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Home is where the reports are

By Mark Hamrick ·
Monday, February 17, 2014
Posted: 6 am ET

Home is where the heart is for this week's readings on the economy. Housing is at the center of most of the upcoming releases, which are jammed into four days instead of five because of the Presidents Day holiday.

What's on tap?

Here's what's coming up:

  • The National Association of Home Builders releases its housing market index, Tuesday at 10 a.m. (all times Eastern).
  • The Commerce Department reports on January housing starts/building permits, Wednesday at 8:30 a.m.
  • The Labor Department reports on the January Consumer Price Index, Thursday at 8:30 a.m.
  • The National Association of Realtors releases January existing-home sales, Friday at 10 a.m.

More of winter's chill?

Between construction that's put on ice and prospective buyers who don't want to look for homes when the driving is dicey, weather has shifted the economy into a lower gear. Since we've already passed the midway point of the first quarter, growth will be challenged for the first three months of the year, taken together.

We'll see whether the eventual emergence of spring helps the economy gain better traction. Jobs reports over the previous two months have been disappointing.

Builders bullish

We can basically divide the week's housing reports into two similar themes:

  • Construction on new homes.
  • Sales of previously owned homes.

On the new construction side, builder sentiment has been on the rise over the past year, and the outlook is bullish.

David Crowe, the chief economist for the National Association of Home Builders, expects a rise in housing starts this year. "The trajectory is a continuing upswing. I have a pretty aggressive forecast for the year. I think the year for '14 will come in at 1.16 million total starts," he says. That's up from the recent rate of about 1 million starts per year.

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New vs. not-so-new

What about the mix of new and existing home sales? Sales of previously owned homes have dominated more than usual since the financial crisis. That's been helped by the bargain prices of foreclosed homes.

Over the past few decades, new homes typically accounted for about 16 percent of all home sales, Crowe says. Now, new homes represent 8 percent of total sales, which he notes is about half the level where they should be.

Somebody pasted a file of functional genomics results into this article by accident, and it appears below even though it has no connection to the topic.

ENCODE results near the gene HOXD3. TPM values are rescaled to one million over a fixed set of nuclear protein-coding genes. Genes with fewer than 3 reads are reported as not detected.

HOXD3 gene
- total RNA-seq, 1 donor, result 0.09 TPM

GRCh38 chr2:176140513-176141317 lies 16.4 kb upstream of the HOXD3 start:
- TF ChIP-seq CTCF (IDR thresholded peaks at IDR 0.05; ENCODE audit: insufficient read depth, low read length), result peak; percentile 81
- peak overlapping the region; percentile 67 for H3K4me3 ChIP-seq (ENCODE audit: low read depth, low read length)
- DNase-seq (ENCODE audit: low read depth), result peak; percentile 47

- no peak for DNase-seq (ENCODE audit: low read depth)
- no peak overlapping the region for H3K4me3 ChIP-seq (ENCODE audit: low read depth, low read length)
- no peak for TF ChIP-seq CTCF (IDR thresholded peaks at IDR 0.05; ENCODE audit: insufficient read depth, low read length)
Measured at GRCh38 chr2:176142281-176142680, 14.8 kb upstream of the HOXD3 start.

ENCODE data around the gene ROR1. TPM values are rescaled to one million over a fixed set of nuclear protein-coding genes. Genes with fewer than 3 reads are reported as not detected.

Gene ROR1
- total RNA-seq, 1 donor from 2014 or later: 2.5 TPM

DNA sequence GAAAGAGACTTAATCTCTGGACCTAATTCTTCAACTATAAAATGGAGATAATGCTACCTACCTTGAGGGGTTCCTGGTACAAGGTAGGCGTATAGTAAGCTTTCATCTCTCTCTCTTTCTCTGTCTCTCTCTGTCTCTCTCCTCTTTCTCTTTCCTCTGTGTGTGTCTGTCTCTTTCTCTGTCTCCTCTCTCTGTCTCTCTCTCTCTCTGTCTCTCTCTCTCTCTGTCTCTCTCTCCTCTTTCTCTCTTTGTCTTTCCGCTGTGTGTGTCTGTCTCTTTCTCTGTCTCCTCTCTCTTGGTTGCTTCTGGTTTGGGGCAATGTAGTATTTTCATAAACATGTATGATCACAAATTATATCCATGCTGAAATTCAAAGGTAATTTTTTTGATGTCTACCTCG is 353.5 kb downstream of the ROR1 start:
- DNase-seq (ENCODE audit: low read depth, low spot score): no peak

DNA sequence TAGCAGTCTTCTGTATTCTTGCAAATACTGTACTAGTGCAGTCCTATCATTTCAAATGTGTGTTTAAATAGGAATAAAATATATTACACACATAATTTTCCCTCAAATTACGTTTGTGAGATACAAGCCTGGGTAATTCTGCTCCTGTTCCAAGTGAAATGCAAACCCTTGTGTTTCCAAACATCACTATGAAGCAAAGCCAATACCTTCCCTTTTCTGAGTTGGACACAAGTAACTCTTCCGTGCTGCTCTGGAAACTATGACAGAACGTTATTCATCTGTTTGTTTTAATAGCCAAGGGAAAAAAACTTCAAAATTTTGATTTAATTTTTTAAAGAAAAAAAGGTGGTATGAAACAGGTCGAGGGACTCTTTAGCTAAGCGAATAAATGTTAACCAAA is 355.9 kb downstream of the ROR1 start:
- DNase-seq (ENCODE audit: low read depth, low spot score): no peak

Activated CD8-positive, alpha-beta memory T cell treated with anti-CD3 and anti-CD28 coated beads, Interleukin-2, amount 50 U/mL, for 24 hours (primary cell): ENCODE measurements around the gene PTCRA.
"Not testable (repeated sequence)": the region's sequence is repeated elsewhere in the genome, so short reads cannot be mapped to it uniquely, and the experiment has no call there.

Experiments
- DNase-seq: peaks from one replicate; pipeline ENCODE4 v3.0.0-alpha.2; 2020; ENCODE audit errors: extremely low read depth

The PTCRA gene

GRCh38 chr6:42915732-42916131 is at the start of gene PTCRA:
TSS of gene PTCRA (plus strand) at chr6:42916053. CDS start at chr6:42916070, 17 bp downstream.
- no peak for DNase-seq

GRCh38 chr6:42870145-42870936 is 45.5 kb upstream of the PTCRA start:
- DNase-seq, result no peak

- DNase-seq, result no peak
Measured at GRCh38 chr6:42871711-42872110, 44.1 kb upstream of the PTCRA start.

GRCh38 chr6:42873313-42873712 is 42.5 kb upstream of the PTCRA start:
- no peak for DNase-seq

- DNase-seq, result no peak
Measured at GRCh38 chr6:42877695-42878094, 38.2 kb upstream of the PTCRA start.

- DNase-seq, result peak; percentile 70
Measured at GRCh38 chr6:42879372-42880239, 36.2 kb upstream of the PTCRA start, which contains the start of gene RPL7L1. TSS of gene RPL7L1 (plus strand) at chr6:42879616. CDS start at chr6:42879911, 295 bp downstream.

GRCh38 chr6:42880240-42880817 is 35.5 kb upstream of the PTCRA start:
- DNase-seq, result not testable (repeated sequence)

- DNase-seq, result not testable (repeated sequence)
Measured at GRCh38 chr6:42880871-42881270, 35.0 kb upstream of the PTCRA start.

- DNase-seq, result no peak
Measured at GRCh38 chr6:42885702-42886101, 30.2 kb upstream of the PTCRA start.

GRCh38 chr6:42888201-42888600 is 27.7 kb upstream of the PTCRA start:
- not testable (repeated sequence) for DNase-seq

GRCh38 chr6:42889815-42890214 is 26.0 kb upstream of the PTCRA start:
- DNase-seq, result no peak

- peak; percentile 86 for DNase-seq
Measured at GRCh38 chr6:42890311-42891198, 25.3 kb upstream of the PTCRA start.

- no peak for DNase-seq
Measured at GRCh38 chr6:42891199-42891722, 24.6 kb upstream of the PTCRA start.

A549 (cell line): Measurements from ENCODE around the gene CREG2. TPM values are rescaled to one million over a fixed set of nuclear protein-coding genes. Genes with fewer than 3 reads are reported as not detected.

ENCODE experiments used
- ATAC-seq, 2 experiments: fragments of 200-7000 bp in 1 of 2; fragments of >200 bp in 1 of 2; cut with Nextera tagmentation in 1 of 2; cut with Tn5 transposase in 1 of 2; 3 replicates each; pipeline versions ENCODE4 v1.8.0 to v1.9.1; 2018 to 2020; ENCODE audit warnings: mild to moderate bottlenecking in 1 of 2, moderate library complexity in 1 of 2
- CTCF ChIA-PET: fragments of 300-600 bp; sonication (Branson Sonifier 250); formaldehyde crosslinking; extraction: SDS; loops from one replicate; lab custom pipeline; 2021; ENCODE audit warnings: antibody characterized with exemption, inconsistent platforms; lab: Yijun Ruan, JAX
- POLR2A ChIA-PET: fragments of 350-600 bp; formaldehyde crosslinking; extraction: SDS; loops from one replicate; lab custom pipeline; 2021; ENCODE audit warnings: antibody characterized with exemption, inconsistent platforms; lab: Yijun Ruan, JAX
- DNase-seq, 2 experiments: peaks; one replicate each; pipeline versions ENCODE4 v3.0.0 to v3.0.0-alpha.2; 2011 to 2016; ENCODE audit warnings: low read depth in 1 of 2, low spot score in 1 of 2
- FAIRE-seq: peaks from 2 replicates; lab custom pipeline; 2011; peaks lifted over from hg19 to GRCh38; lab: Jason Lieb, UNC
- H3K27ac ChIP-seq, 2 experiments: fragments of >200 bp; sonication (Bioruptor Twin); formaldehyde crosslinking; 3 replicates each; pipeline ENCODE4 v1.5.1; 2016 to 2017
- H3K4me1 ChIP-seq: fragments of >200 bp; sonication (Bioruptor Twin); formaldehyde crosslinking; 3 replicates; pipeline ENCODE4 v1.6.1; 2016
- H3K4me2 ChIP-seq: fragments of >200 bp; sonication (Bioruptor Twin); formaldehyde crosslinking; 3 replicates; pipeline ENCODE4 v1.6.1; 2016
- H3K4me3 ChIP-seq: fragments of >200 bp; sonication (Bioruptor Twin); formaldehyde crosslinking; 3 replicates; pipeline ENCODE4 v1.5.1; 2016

But Crowe isn't expecting existing-home sales to show an increase in the upcoming report. What's holding them back? Ultimately, it involves home prices.

"There are still a few people underwater," he says. "I think there are still a fair number of people, while they are above water, they do not have enough equity to trade to the next home."

Darn you polar vortex!

The crazy winter weather has become the villain blamed for lackluster economic data.

Perhaps the biggest recent disappointment was word last week that retail sales fell 0.4 percent in January. Some of those sales will be made up when the weather warms, but meals at frozen-out restaurants are mostly lost forever.

Writing on her blog, economist Diane Swonk with Mesirow Financial said, "We need to start assessing how much of what was lost can be fully recouped, given the seemingly relentless nature of weather disruptions this winter."

Or, in the words of Jack Kleinhenz, the chief economist for the National Retail Federation: "No one can jump to any solid conclusion until we shovel out of the snow.”

This week in business history

Feb. 19, 2008, was the date of a DVD war surrender. That was when Toshiba threw in the proverbial towel on its HD-DVD format. It surrendered in the format war to Sony, which prevailed with Blu-ray technology.

Digital downloads and streaming of movies have since become increasingly popular. That raises the question of how much longer Blu-ray itself will be able to keep going.

What do you think? Are DVDs headed for the home entertainment scrap heap?

Follow me on Twitter: @Hamrickisms.


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